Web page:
Ta Prohm: The Tomb Raider temple. Just wow. You've never seen trees like this. They're big, tall, wide, long, twining, never-ending, and just imposing! They spill over the temple like melted candle wax. Because it is so well-known, this temple is very crowded and many places for photo ops have a wait (but only 5 minutes or so). This alone is a reason to come to Angkor. *must go, one of my favorites*

Angkor Wat: People mistakenly call the whole park 'Angkor Wat' when it is in fact referring to this one temple - but with reason. This is the most important temple and rightfully should take up at least half a day. This temple has both a dress code enforcement and a time day to see it; that time being sunrise. Bo and other tour guides know this and so they have no problem accommodating this as part of their tour. Watching the sun rise over Angkor Wat is something I'll never forget. The colors burning into the sky, feeling the moisture in the air turn humid, seeing the shadows of the temple burn away to reveal new layers - it is simply stunning. You'll be able to see it anywhere from the walkway leading up to it, but most people like to be the perfect distance away to be able to get the rising sun and the temple by in a tight shot. My buddy and I went the extra mile and some perspective fun using the sun (as seen below!). The temple is also beautiful at sunset, so in this case we left Angkor Wat after sunrise, went to Ta Prohm and The Bayon, and then came back to see the rest of Wat around early evening before closing time. This worked out well for us as the sun was not necessary to see many of the inner courtyards. *must go, my favorite lasting impression of the whole experience*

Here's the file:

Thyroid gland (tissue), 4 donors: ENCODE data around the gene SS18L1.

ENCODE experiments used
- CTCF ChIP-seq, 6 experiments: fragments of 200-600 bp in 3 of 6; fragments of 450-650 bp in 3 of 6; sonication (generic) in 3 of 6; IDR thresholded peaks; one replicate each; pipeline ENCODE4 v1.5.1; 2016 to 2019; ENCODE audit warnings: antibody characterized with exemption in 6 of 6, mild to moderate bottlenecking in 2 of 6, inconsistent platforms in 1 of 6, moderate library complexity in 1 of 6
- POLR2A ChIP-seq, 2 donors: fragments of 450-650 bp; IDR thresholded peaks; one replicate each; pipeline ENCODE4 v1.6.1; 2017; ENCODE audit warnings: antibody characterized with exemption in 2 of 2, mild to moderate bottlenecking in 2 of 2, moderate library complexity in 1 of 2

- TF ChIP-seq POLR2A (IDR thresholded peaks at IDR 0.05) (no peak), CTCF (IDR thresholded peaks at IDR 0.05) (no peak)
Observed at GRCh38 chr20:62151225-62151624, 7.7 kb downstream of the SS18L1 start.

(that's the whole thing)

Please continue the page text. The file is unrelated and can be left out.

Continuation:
After the archaeological park, we had found that the cheapest way to Bali was through Phnom Penh and not through Siem Reap where we were. To clarify, we knew this when we booked our flight while still in Japan, but left finding a way to Phnom Penh until we arrived and talked to someone. We found a bus (again, through our hostel), that would take us there over night in time for our flight in the morning. It was $20 for a 6 hour overnight bus, but we saved over a $100 on the flight as a result. This was ultimately worth it, but there was a short period while making the arrangements where it seemed like we wouldn't be able to get a shower in before getting on the overnight bus. Picture it, we got up at sunrise, spent the whole day visiting temples, were about get on a 6 hour overnight bus that would take us to the airport where we'd immediately take an 8 hour flight to Bali. Just after a day is dusty, humid Angkor, we were gross. And thus I had my first ever panic attack. I'm a very clean person and don't mind getting sweaty and dirty as long as there is the promise of a shower at the end of the day, so without warning and faced with this prospect, I started pacing, shaking, and hyperventilating. Thankfully, my boyfriend saw something was wrong, took the lead, and found us showers. I don't think it was a full blown panic attack, so forgive me if it seems like I'm making light of it or if my reason for having one seems trite, but it's just the truth of what happened. I mention it because now I know for future travel to avoid that situation because it is a trigger for something that, apparently, makes me deeply uncomfortable.

Before boarding the bus, we had some time to browse at a local night market and a quick dinner and then we were making our way to Bali! This post has gotten quite long so I'll save that half for next time!

Wednesday, May 29, 2013

Spring Breakin' all the rules! (the heist!)